“The fact is that we do have to show resolve [in Ukraine]. The sanctions that we passed out of the foreign relations committee are very biting, one of a kind; we've never done this before where economic extortion and corruption are a part of those [sanctions]. This will be a major miscalculation on behalf of Putin if he were to move into eastern Ukraine,” said Corker.
Last week, Secretary of State John Kerry said, “We hope President Putin will recognize that none of what we're saying is meant as a threat, it's not meant, as you know, in a personal way.”
When asked whether the U.S. is sending a message of resolve or weakness to Russia, Corker said, “There's no question that I think our administration has created an air of permissiveness, and it's those kind of comments [from Secretary Kerry] that caused Putin to question what our resolve is… Without that [long-term commitment] Putin will continue to do this. He did it in Georgia a few years ago. He's moved into Crimea, and he will move into other places unless we show that long-term resolve... We need to protect Ukraine... It's a defining moment for us, and for Europe, and we need to be strong.”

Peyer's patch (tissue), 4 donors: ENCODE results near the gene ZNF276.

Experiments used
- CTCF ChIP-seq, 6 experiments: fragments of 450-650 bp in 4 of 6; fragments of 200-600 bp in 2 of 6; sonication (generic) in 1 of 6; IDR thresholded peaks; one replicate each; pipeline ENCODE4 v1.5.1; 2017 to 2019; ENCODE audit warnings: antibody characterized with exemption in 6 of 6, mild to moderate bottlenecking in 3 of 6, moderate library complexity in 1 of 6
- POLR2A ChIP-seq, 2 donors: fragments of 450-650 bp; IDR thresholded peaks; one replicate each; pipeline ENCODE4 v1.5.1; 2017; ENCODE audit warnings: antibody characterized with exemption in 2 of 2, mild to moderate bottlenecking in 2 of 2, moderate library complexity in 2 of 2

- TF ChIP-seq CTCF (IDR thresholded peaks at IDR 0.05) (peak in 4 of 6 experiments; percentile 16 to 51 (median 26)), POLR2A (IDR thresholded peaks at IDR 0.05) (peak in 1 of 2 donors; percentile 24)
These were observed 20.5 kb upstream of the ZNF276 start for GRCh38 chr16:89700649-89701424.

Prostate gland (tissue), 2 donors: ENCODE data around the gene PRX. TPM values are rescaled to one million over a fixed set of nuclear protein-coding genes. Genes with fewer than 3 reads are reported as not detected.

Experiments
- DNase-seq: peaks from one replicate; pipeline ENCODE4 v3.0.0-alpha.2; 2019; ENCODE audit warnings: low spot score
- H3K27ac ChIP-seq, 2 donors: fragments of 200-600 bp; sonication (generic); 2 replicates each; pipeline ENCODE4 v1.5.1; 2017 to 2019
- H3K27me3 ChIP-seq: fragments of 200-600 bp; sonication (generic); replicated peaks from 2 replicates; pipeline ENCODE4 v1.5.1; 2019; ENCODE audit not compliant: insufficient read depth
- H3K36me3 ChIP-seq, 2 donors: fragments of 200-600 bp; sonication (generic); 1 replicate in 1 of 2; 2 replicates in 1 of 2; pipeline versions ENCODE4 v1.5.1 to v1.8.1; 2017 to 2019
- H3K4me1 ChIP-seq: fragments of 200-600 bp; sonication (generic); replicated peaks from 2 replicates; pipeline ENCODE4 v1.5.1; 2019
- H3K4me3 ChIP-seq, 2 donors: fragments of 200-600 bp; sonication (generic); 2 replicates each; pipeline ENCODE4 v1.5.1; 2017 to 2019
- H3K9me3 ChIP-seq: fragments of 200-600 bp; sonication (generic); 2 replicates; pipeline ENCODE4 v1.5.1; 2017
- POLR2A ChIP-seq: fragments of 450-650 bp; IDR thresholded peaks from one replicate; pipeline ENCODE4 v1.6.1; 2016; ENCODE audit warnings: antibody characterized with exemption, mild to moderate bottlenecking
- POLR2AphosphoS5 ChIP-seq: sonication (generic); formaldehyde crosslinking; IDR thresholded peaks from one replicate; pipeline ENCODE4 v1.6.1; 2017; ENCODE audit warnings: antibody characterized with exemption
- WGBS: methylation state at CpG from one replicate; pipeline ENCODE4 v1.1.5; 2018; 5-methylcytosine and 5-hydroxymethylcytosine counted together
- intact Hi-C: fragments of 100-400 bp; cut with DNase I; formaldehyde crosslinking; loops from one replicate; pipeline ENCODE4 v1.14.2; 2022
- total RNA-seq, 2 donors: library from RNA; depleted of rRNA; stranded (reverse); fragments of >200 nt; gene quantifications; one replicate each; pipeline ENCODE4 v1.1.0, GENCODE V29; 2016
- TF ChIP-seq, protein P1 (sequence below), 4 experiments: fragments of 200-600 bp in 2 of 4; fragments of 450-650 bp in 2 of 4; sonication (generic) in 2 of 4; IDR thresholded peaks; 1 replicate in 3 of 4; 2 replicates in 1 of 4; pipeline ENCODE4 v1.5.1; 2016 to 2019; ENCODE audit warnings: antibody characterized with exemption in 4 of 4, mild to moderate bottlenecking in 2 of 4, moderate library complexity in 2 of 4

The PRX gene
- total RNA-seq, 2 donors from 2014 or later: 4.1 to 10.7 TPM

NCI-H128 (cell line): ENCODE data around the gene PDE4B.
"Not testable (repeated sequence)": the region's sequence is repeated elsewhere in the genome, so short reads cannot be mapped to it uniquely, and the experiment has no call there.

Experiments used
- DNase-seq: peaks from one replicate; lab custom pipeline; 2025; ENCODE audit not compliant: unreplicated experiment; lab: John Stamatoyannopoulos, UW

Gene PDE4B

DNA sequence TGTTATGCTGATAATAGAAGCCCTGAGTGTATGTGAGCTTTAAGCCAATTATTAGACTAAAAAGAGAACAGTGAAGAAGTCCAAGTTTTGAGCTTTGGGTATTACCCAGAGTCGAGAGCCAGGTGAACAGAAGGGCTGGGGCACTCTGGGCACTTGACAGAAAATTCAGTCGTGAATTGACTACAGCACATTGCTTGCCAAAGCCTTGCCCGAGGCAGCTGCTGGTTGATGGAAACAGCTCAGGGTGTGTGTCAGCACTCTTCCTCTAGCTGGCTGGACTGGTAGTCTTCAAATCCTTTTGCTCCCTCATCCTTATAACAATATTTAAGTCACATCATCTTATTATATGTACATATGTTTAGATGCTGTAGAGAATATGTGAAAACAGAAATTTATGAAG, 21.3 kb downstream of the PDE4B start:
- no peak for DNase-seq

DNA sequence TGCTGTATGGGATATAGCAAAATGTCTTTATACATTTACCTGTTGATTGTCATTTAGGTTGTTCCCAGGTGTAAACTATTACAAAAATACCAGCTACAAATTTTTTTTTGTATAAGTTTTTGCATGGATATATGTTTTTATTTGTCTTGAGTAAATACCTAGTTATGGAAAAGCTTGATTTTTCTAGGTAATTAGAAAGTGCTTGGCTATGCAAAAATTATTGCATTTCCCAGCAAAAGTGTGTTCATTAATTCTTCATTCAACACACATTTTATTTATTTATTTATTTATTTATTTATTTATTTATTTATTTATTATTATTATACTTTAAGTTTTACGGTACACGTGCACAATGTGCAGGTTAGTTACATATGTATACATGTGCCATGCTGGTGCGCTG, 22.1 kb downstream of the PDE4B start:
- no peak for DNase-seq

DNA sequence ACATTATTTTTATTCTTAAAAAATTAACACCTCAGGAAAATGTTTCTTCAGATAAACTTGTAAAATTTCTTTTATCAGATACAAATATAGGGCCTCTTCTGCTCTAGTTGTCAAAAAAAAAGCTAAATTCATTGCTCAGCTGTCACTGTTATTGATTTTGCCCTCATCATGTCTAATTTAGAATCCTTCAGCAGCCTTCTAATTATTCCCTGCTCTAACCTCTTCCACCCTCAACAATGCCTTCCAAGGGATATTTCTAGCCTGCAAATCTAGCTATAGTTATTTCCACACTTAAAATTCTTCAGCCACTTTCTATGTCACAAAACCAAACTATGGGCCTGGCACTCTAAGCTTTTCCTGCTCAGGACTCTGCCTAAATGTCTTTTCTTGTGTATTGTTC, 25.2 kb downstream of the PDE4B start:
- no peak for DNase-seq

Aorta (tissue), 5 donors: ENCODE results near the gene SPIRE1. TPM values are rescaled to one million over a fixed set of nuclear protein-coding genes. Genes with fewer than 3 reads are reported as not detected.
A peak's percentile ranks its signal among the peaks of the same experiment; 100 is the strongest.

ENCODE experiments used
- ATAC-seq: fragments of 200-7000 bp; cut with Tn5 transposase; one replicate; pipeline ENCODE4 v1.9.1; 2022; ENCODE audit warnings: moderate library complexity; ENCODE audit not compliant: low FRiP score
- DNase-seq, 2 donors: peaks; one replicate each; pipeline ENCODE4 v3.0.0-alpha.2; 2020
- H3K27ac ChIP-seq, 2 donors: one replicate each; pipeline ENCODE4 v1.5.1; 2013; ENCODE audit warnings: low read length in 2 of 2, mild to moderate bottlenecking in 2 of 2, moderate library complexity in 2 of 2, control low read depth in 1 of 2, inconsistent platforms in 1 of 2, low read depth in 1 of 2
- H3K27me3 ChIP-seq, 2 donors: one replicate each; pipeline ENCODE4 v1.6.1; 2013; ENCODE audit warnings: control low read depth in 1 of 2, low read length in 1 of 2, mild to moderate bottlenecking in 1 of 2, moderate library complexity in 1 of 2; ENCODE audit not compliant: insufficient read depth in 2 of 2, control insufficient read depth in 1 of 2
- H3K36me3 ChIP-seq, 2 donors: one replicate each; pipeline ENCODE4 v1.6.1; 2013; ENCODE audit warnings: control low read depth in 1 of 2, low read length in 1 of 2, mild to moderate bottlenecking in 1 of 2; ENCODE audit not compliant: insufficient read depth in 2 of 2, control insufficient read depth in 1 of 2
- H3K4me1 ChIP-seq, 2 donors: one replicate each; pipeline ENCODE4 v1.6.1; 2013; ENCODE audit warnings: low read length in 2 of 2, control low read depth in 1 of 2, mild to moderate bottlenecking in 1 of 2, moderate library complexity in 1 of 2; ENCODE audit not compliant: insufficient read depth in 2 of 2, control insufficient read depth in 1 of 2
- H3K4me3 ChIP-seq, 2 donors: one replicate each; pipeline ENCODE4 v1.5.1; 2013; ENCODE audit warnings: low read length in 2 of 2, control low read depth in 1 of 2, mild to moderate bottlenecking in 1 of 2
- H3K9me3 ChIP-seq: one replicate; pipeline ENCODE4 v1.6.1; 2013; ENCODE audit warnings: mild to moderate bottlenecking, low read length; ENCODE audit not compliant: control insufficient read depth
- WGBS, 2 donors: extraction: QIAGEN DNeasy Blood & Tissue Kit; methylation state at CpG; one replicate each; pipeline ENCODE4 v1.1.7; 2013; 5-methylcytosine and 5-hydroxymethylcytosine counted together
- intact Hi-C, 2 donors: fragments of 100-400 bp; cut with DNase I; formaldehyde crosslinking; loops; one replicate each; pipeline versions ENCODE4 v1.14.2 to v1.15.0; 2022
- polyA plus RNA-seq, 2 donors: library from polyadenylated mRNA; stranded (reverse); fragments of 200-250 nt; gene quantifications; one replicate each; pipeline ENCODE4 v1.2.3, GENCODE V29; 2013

On Wednesday, the Senate Foreign Relations Committee passed by a vote of 14-3 bipartisan legislation in response to the crisis in Ukraine. The bill will support Ukraine’s political and economic transition without adding to the debt and impose sanctions on those who threaten Ukraine’s sovereignty and territorial integrity. The legislation also implements reforms regarding U.S. participation in the International Monetary Fund that will help facilitate financial support for Ukraine without increasing U.S. financial commitments at the IMF.
Additional information on The Sovereignty, Integrity, Democracy, and Economic Stability of Ukraine Act of 2014 is available here.